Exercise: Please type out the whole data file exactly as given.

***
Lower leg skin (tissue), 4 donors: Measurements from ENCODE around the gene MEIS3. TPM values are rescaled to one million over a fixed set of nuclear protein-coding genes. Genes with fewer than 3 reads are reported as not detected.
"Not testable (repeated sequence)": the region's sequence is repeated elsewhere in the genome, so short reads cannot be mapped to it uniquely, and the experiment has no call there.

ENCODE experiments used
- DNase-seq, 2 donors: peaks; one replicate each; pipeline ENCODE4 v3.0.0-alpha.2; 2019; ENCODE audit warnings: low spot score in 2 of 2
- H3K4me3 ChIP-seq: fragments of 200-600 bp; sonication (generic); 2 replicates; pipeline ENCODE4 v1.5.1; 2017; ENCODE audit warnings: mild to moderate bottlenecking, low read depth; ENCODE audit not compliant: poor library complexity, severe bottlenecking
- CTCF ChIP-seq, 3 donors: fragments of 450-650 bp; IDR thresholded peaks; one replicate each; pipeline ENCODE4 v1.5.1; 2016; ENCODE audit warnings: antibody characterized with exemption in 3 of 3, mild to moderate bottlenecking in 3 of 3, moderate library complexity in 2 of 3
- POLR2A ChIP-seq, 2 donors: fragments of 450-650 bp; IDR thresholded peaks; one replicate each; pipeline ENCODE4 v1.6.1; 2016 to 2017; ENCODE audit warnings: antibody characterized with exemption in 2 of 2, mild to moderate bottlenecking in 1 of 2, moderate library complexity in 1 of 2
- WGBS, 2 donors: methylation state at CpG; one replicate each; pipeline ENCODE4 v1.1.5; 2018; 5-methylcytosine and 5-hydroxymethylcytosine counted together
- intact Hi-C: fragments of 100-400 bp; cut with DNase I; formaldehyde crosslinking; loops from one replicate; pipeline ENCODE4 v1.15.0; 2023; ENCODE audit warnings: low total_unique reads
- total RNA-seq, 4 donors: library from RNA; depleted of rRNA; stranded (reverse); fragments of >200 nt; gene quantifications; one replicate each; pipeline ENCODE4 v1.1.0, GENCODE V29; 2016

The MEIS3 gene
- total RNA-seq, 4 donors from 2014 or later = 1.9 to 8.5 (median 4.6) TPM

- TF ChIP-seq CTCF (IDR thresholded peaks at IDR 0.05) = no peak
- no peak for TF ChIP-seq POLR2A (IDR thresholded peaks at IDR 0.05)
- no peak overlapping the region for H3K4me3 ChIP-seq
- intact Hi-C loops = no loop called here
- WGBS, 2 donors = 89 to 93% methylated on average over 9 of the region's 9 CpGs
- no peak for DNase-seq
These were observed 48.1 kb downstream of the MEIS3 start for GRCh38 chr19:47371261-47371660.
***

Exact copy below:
Lower leg skin (tissue), 4 donors: Measurements from ENCODE around the gene MEIS3. TPM values are rescaled to one million over a fixed set of nuclear protein-coding genes. Genes with fewer than 3 reads are reported as not detected.
"Not testable (repeated sequence)": the region's sequence is repeated elsewhere in the genome, so short reads cannot be mapped to it uniquely, and the experiment has no call there.

ENCODE experiments used
- DNase-seq, 2 donors: peaks; one replicate each; pipeline ENCODE4 v3.0.0-alpha.2; 2019; ENCODE audit warnings: low spot score in 2 of 2
- H3K4me3 ChIP-seq: fragments of 200-600 bp; sonication (generic); 2 replicates; pipeline ENCODE4 v1.5.1; 2017; ENCODE audit warnings: mild to moderate bottlenecking, low read depth; ENCODE audit not compliant: poor library complexity, severe bottlenecking
- CTCF ChIP-seq, 3 donors: fragments of 450-650 bp; IDR thresholded peaks; one replicate each; pipeline ENCODE4 v1.5.1; 2016; ENCODE audit warnings: antibody characterized with exemption in 3 of 3, mild to moderate bottlenecking in 3 of 3, moderate library complexity in 2 of 3
- POLR2A ChIP-seq, 2 donors: fragments of 450-650 bp; IDR thresholded peaks; one replicate each; pipeline ENCODE4 v1.6.1; 2016 to 2017; ENCODE audit warnings: antibody characterized with exemption in 2 of 2, mild to moderate bottlenecking in 1 of 2, moderate library complexity in 1 of 2
- WGBS, 2 donors: methylation state at CpG; one replicate each; pipeline ENCODE4 v1.1.5; 2018; 5-methylcytosine and 5-hydroxymethylcytosine counted together
- intact Hi-C: fragments of 100-400 bp; cut with DNase I; formaldehyde crosslinking; loops from one replicate; pipeline ENCODE4 v1.15.0; 2023; ENCODE audit warnings: low total_unique reads
- total RNA-seq, 4 donors: library from RNA; depleted of rRNA; stranded (reverse); fragments of >200 nt; gene quantifications; one replicate each; pipeline ENCODE4 v1.1.0, GENCODE V29; 2016

The MEIS3 gene
- total RNA-seq, 4 donors from 2014 or later = 1.9 to 8.5 (median 4.6) TPM

- TF ChIP-seq CTCF (IDR thresholded peaks at IDR 0.05) = no peak
- no peak for TF ChIP-seq POLR2A (IDR thresholded peaks at IDR 0.05)
- no peak overlapping the region for H3K4me3 ChIP-seq
- intact Hi-C loops = no loop called here
- WGBS, 2 donors = 89 to 93% methylated on average over 9 of the region's 9 CpGs
- no peak for DNase-seq
These were observed 48.1 kb downstream of the MEIS3 start for GRCh38 chr19:47371261-47371660.